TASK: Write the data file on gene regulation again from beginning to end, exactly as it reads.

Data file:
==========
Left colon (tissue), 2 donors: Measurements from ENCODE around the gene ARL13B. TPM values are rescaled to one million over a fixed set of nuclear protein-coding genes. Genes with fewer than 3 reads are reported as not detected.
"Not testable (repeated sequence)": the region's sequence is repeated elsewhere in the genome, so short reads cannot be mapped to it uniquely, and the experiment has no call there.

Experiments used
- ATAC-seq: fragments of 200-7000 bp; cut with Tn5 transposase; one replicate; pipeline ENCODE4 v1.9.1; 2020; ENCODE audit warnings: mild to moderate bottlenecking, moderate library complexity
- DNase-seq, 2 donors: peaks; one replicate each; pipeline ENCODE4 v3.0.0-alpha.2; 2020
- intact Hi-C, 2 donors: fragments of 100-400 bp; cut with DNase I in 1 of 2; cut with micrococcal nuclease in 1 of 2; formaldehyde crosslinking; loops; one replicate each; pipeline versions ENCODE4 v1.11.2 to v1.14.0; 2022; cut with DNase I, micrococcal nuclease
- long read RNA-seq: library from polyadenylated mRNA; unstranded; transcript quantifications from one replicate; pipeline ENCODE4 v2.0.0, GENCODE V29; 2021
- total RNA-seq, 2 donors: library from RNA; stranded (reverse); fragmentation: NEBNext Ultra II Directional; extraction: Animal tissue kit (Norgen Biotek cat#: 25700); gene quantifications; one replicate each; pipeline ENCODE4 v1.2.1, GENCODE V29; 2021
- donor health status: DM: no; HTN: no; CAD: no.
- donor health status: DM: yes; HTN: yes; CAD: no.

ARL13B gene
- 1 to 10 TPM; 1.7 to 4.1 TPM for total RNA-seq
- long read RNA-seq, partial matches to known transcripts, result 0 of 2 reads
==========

Left colon (tissue), 2 donors: Measurements from ENCODE around the gene ARL13B. TPM values are rescaled to one million over a fixed set of nuclear protein-coding genes. Genes with fewer than 3 reads are reported as not detected.
"Not testable (repeated sequence)": the region's sequence is repeated elsewhere in the genome, so short reads cannot be mapped to it uniquely, and the experiment has no call there.

Experiments used
- ATAC-seq: fragments of 200-7000 bp; cut with Tn5 transposase; one replicate; pipeline ENCODE4 v1.9.1; 2020; ENCODE audit warnings: mild to moderate bottlenecking, moderate library complexity
- DNase-seq, 2 donors: peaks; one replicate each; pipeline ENCODE4 v3.0.0-alpha.2; 2020
- intact Hi-C, 2 donors: fragments of 100-400 bp; cut with DNase I in 1 of 2; cut with micrococcal nuclease in 1 of 2; formaldehyde crosslinking; loops; one replicate each; pipeline versions ENCODE4 v1.11.2 to v1.14.0; 2022; cut with DNase I, micrococcal nuclease
- long read RNA-seq: library from polyadenylated mRNA; unstranded; transcript quantifications from one replicate; pipeline ENCODE4 v2.0.0, GENCODE V29; 2021
- total RNA-seq, 2 donors: library from RNA; stranded (reverse); fragmentation: NEBNext Ultra II Directional; extraction: Animal tissue kit (Norgen Biotek cat#: 25700); gene quantifications; one replicate each; pipeline ENCODE4 v1.2.1, GENCODE V29; 2021
- donor health status: DM: no; HTN: no; CAD: no.
- donor health status: DM: yes; HTN: yes; CAD: no.

ARL13B gene
- 1 to 10 TPM; 1.7 to 4.1 TPM for total RNA-seq
- long read RNA-seq, partial matches to known transcripts, result 0 of 2 reads